New insights into antibiotic resistance in pigs
A study has revealed new insights into the development and persistence of antibiotic resistance in pigs.
Writing in the journal Preventative Veterinary Medicine, researchers describe an assessment of antibiotic resistance in Escherichia coli (E.coli) isolated from pigs during their lifespan.
Between 2014 and 2016, the team followed 406 pigs from 29 commercial breeding herds from birth to slaughter and documented their antibiotic treatments. They collected faecal samples from the pigs once while suckling, once after weaning and three times during fattening. They also collected faecal samples from the pigs’ dams around the time of farrowing.
Researchers found that 264 animals from 19 breeding herds were treated with an antibiotic at least once in their lifetime (65 per cent). Beta-lactams, tetracyclines and colistin were the antibiotics used most frequently. They also found that resistance was higher for beta-lactam, tetracyclines or macrolide-treated pigs, compared to animals that had not received treatment.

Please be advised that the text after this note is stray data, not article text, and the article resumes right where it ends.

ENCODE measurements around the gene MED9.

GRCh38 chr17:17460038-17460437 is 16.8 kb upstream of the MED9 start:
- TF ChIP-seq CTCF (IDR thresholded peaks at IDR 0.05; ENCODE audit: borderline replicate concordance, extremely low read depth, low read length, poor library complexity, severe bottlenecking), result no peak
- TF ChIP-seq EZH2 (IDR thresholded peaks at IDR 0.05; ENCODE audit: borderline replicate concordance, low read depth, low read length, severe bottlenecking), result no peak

In pigs not treated with the respective antibiotics, the probability of isolates being resistant to ampicillin, tetracycline or azithromycin changed significantly over time, the authors note, with the probability increasing at weaning.
In European countries, 88 per cent of pigs are treated with antibiotics at least once during their lifetime. But information on the development of resistance in E.coli in relation to antibiotic treatments in commercial pigs is scarce.
‘Reducing antibiotic resistance in sows might lead to a lower level of beta-lactam or macrolide-resistant E. coli among their progeny,’ the authors conclude. ‘To preserve treatment options for bacterial infections, antibiotic use should be restricted to necessary cases.’